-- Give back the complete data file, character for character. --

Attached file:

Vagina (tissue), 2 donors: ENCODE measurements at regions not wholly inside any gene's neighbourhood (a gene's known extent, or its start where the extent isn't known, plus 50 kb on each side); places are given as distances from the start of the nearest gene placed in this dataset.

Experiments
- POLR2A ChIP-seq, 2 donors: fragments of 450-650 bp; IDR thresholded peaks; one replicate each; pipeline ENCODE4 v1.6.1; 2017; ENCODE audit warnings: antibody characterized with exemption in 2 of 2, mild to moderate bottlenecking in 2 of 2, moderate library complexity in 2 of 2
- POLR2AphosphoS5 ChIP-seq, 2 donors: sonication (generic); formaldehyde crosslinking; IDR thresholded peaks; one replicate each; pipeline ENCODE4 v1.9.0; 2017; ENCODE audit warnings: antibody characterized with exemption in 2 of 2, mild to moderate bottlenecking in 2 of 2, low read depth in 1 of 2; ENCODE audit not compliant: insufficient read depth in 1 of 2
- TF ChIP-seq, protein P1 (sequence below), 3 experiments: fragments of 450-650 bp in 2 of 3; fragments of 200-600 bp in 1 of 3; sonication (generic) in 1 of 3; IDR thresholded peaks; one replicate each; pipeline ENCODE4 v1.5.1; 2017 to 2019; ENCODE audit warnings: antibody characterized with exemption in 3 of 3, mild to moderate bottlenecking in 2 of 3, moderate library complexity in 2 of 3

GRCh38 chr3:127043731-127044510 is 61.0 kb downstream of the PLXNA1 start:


Vagina (tissue), 2 donors: ENCODE measurements at regions not wholly inside any gene's neighbourhood (a gene's known extent, or its start where the extent isn't known, plus 50 kb on each side); places are given as distances from the start of the nearest gene placed in this dataset.

Experiments
- POLR2A ChIP-seq, 2 donors: fragments of 450-650 bp; IDR thresholded peaks; one replicate each; pipeline ENCODE4 v1.6.1; 2017; ENCODE audit warnings: antibody characterized with exemption in 2 of 2, mild to moderate bottlenecking in 2 of 2, moderate library complexity in 2 of 2
- POLR2AphosphoS5 ChIP-seq, 2 donors: sonication (generic); formaldehyde crosslinking; IDR thresholded peaks; one replicate each; pipeline ENCODE4 v1.9.0; 2017; ENCODE audit warnings: antibody characterized with exemption in 2 of 2, mild to moderate bottlenecking in 2 of 2, low read depth in 1 of 2; ENCODE audit not compliant: insufficient read depth in 1 of 2
- TF ChIP-seq, protein P1 (sequence below), 3 experiments: fragments of 450-650 bp in 2 of 3; fragments of 200-600 bp in 1 of 3; sonication (generic) in 1 of 3; IDR thresholded peaks; one replicate each; pipeline ENCODE4 v1.5.1; 2017 to 2019; ENCODE audit warnings: antibody characterized with exemption in 3 of 3, mild to moderate bottlenecking in 2 of 3, moderate library complexity in 2 of 3

GRCh38 chr3:127043731-127044510 is 61.0 kb downstream of the PLXNA1 start: